sticky(8)).

                      t     The sticky bit is set (mode 1000), and is
                            searchable or executable (see chmod(1) or
                            sticky(8)).

     In addition, if the -o option is specified, the file flags (see
     chflags(1)) are displayed as comma-separated strings in front of the file
     size, abbreviated as follows:

           -         no flags
           arch      archived
           nodump    do not dump
           sappnd    system append-only
           schg      system immutable
           uappnd    user append-only
           uchg      user immutable


ENVIRONMENT

     BLOCKSIZE  If the environment variable BLOCKSIZE is set, and the -k
                option is not specified, the block counts (see -s) will be
                displayed in units of that size block.

     COLUMNS    If this variable contains a string representing a decimal
                integer, it is used as the column position width for
                displaying multiple-text-column output.

     LC_CTYPE   If set to a string ending in ".UTF-8", ls respects character
                display widths when columnating output.  Otherwise, non-ASCII
                bytes are replaced by question marks.

     TZ         The time zone to use when displaying dates.  See environ(7)
                for more information.


EXIT STATUS

     The ls utility exits 0 on success, and >0 if an error occurs.


EXAMPLES

     List the contents of the current working directory in long format:

           $ ls -l

     In addition to listing the contents of the current working directory in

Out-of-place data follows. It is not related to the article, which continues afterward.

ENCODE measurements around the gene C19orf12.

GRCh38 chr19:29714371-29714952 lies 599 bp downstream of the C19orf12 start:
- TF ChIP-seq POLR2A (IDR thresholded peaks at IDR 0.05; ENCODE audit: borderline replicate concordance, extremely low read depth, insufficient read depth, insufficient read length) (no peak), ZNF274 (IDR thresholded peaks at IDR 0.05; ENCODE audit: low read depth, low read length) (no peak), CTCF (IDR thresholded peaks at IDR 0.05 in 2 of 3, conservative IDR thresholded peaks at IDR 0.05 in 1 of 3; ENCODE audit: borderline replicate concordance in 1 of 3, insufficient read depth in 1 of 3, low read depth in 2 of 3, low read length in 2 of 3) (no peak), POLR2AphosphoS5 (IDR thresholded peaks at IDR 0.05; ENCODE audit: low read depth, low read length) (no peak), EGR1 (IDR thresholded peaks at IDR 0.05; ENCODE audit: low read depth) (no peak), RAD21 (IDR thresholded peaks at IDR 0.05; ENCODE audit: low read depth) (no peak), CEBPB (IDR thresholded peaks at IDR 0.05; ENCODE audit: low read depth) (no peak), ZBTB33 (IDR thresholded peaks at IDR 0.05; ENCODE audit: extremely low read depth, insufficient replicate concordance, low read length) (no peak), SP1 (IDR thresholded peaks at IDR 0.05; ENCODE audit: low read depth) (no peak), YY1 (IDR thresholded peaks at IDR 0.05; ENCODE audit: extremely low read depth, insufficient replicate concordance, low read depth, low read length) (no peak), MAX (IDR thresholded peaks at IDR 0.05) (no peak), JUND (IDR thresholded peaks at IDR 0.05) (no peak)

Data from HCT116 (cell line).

long format, show inode numbers, file flags (see chflags(1)), and suffix
     each filename with a symbol representing its file type:

           $ ls -lioF

     List the files in /var/log, sorting the output such that the most
     recently modified entries are printed first:

           $ ls -lt /var/log


SEE ALSO

     chflags(1), chmod(1), symlink(7), sticky(8)


STANDARDS

     The ls utility is compliant with the IEEE Std 1003.1-2008 (``POSIX.1'')
     specification, except behaviour for the -o flag differs.

     The flags [-hT], as well as the BLOCKSIZE environment variable, are
     extensions to that specification.

     The flags [-go] are marked by IEEE Std 1003.1-2008 (``POSIX.1'') as being
     an X/Open System Interfaces option.

     Historically, the -g flag was used to specify that the group field be
     included in long listings.  The group field is now automatically included
     in the long listing for files and the meaning of the -g flag has been
     changed in order to be compatible with the IEEE Std 1003.1-2008
     (``POSIX.1'') specification.


HISTORY

     An ls utility appeared in Version 3 AT&T UNIX.

OpenBSD 5.9                    December 1, 2015                    OpenBSD 5.9